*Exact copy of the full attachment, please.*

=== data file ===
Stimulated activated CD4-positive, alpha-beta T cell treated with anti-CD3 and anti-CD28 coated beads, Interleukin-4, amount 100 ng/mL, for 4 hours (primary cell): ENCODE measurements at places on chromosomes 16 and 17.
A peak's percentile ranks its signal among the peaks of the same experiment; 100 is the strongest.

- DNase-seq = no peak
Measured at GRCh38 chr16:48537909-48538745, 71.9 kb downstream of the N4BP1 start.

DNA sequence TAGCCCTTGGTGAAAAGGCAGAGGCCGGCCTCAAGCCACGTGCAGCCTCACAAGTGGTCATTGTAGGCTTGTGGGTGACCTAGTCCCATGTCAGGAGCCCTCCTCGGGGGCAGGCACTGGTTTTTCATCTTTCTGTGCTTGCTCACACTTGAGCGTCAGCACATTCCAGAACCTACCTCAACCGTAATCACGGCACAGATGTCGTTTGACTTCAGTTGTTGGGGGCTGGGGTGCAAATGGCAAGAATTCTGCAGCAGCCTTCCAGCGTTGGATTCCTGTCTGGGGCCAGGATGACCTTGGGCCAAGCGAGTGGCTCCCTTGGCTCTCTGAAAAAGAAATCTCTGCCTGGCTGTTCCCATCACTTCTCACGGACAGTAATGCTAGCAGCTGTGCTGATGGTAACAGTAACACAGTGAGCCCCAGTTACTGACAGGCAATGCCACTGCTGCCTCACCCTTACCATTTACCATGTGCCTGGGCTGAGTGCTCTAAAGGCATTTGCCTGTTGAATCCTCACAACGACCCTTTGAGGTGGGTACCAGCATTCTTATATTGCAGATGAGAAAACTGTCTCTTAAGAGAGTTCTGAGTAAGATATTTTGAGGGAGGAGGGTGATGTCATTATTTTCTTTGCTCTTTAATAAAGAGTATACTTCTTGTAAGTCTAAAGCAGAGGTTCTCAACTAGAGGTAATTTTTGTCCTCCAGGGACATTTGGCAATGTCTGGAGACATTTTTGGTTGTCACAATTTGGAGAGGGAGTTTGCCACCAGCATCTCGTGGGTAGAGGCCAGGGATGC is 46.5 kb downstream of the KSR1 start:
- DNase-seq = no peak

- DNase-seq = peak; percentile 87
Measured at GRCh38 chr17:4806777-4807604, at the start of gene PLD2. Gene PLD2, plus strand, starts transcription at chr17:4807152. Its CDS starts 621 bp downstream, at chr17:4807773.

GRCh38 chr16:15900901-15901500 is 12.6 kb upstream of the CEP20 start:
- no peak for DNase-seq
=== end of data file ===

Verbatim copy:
Stimulated activated CD4-positive, alpha-beta T cell treated with anti-CD3 and anti-CD28 coated beads, Interleukin-4, amount 100 ng/mL, for 4 hours (primary cell): ENCODE measurements at places on chromosomes 16 and 17.
A peak's percentile ranks its signal among the peaks of the same experiment; 100 is the strongest.

- DNase-seq = no peak
Measured at GRCh38 chr16:48537909-48538745, 71.9 kb downstream of the N4BP1 start.

DNA sequence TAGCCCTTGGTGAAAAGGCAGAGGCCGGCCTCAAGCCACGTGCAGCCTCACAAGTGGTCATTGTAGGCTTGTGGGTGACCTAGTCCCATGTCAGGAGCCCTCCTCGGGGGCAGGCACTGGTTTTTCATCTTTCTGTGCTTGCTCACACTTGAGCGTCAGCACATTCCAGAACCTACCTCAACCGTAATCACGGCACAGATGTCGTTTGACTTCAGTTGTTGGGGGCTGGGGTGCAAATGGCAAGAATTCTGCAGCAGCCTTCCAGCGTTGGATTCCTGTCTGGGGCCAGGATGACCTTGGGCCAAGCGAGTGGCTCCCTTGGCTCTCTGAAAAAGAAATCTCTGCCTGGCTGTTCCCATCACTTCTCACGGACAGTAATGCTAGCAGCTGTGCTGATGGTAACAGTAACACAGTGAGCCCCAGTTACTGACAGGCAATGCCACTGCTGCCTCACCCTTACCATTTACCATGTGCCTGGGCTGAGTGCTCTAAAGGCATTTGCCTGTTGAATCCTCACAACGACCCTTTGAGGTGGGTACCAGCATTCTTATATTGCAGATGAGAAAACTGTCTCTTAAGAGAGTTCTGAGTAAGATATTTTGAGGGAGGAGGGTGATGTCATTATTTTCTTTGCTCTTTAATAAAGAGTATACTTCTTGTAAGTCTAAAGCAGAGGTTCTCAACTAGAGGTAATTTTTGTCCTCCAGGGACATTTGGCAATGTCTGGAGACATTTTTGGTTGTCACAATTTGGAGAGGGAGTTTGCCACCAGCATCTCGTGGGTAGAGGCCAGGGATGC is 46.5 kb downstream of the KSR1 start:
- DNase-seq = no peak

- DNase-seq = peak; percentile 87
Measured at GRCh38 chr17:4806777-4807604, at the start of gene PLD2. Gene PLD2, plus strand, starts transcription at chr17:4807152. Its CDS starts 621 bp downstream, at chr17:4807773.

GRCh38 chr16:15900901-15901500 is 12.6 kb upstream of the CEP20 start:
- no peak for DNase-seq